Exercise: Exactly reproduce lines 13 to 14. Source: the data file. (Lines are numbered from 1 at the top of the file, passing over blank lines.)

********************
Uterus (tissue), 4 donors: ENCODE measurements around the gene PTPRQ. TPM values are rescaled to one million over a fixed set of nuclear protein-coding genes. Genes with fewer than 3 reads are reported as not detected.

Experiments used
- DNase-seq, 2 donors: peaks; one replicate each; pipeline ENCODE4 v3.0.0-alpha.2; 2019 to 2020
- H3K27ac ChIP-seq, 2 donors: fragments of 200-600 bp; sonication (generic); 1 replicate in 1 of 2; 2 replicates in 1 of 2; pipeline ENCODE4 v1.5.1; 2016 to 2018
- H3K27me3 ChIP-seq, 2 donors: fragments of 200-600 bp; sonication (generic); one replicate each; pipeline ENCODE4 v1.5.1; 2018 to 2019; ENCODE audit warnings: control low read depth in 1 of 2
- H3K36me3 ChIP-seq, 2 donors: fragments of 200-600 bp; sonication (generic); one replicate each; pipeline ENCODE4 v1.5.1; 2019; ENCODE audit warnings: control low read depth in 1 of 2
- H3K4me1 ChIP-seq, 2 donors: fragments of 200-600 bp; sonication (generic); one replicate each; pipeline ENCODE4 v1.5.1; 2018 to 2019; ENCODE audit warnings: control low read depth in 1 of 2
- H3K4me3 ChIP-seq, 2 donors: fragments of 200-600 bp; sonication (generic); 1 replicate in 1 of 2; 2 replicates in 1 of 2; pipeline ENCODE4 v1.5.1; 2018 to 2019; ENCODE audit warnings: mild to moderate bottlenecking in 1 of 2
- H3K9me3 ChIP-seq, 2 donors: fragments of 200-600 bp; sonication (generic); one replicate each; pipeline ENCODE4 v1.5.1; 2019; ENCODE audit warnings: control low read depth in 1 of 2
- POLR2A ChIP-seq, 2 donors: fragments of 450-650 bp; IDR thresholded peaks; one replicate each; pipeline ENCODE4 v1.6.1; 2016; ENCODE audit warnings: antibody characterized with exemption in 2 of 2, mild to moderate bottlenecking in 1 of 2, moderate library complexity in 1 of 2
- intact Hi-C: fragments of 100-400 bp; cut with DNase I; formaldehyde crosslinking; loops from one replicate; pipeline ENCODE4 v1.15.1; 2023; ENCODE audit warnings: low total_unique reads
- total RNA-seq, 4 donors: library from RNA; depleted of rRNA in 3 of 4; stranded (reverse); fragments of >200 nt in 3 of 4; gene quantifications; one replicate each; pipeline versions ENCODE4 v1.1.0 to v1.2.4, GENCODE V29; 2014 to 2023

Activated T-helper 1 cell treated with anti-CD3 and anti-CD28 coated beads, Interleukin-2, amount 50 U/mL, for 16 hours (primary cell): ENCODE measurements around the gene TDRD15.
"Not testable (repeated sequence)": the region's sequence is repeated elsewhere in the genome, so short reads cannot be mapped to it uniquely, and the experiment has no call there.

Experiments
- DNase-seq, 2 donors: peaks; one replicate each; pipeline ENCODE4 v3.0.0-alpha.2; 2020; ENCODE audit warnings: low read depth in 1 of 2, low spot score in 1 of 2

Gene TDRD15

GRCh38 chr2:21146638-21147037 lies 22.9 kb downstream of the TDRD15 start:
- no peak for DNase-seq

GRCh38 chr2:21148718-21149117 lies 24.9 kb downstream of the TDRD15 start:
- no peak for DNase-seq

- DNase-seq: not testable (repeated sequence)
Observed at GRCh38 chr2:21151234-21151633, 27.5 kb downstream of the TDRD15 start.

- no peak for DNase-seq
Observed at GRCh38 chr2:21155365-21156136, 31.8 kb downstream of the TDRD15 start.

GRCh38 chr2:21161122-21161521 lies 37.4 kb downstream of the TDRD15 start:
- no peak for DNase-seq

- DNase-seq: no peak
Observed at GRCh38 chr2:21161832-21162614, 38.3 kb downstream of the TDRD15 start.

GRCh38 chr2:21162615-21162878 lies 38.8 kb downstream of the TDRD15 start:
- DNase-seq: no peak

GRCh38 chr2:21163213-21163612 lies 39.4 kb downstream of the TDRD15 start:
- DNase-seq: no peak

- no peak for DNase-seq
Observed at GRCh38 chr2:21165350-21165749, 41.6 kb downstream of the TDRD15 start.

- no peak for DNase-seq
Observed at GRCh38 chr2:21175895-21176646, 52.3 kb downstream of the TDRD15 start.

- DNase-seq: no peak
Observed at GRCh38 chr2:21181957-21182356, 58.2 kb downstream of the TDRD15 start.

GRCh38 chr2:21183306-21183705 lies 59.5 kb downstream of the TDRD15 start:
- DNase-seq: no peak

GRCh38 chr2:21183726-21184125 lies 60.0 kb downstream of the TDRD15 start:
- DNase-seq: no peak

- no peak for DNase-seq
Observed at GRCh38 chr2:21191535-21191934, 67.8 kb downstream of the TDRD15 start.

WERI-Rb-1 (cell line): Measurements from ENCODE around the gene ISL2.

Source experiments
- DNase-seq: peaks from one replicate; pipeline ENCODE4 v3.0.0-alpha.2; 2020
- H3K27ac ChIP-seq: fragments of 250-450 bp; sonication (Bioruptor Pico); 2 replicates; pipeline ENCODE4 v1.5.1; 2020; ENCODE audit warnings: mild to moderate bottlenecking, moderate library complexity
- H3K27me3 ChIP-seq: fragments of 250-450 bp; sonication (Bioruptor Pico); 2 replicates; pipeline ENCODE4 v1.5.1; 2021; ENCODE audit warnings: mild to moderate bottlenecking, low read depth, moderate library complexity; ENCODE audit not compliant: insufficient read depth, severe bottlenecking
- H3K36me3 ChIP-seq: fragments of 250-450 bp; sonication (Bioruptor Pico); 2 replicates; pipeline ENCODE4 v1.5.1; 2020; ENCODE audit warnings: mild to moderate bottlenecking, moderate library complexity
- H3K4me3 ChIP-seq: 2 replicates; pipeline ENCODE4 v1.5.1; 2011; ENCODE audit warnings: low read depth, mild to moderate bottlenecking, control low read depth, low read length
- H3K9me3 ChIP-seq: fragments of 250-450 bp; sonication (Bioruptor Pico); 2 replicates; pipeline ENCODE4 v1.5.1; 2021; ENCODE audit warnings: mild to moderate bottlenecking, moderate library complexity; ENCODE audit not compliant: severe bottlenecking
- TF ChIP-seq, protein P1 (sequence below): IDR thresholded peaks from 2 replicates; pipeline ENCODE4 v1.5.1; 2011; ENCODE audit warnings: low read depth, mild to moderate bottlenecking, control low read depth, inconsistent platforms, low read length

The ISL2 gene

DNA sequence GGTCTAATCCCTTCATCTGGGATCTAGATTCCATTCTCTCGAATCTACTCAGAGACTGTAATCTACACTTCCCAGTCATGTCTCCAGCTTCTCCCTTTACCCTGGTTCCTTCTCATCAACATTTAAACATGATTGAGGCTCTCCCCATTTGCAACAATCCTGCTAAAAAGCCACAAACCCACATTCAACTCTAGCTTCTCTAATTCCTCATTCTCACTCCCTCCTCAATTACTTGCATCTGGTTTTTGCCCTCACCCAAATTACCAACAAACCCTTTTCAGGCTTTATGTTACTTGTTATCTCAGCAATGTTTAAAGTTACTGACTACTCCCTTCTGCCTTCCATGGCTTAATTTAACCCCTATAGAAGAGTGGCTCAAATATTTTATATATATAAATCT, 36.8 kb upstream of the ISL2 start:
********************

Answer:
Activated T-helper 1 cell treated with anti-CD3 and anti-CD28 coated beads, Interleukin-2, amount 50 U/mL, for 16 hours (primary cell): ENCODE measurements around the gene TDRD15.
"Not testable (repeated sequence)": the region's sequence is repeated elsewhere in the genome, so short reads cannot be mapped to it uniquely, and the experiment has no call there.